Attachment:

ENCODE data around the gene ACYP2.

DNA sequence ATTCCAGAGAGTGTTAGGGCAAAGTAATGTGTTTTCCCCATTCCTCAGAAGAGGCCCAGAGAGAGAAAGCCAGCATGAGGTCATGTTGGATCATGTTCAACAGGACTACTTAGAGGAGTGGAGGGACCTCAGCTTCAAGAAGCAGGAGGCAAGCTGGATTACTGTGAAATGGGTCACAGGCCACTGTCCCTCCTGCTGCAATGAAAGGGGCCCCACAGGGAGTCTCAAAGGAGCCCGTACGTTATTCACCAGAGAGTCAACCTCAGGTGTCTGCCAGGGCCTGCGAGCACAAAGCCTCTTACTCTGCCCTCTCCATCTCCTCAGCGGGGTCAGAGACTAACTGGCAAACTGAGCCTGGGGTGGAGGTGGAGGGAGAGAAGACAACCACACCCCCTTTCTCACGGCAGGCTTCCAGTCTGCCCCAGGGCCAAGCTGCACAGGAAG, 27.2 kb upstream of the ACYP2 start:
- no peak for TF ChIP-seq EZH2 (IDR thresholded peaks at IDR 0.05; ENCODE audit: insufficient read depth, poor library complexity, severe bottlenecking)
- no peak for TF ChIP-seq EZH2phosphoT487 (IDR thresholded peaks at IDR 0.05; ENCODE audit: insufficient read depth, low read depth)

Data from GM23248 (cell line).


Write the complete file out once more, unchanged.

ENCODE data around the gene ACYP2.

DNA sequence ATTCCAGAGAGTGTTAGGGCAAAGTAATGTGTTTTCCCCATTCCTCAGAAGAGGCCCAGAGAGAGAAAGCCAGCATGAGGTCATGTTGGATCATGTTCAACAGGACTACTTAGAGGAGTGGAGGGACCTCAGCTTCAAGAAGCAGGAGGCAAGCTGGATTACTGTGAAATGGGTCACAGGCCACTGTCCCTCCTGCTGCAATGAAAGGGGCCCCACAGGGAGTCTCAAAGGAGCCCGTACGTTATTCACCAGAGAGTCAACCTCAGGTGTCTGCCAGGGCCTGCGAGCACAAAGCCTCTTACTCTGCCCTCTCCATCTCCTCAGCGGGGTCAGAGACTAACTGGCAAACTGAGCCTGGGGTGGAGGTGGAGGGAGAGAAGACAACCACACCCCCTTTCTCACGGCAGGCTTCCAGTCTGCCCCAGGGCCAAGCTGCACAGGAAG, 27.2 kb upstream of the ACYP2 start:
- no peak for TF ChIP-seq EZH2 (IDR thresholded peaks at IDR 0.05; ENCODE audit: insufficient read depth, poor library complexity, severe bottlenecking)
- no peak for TF ChIP-seq EZH2phosphoT487 (IDR thresholded peaks at IDR 0.05; ENCODE audit: insufficient read depth, low read depth)

Data from GM23248 (cell line).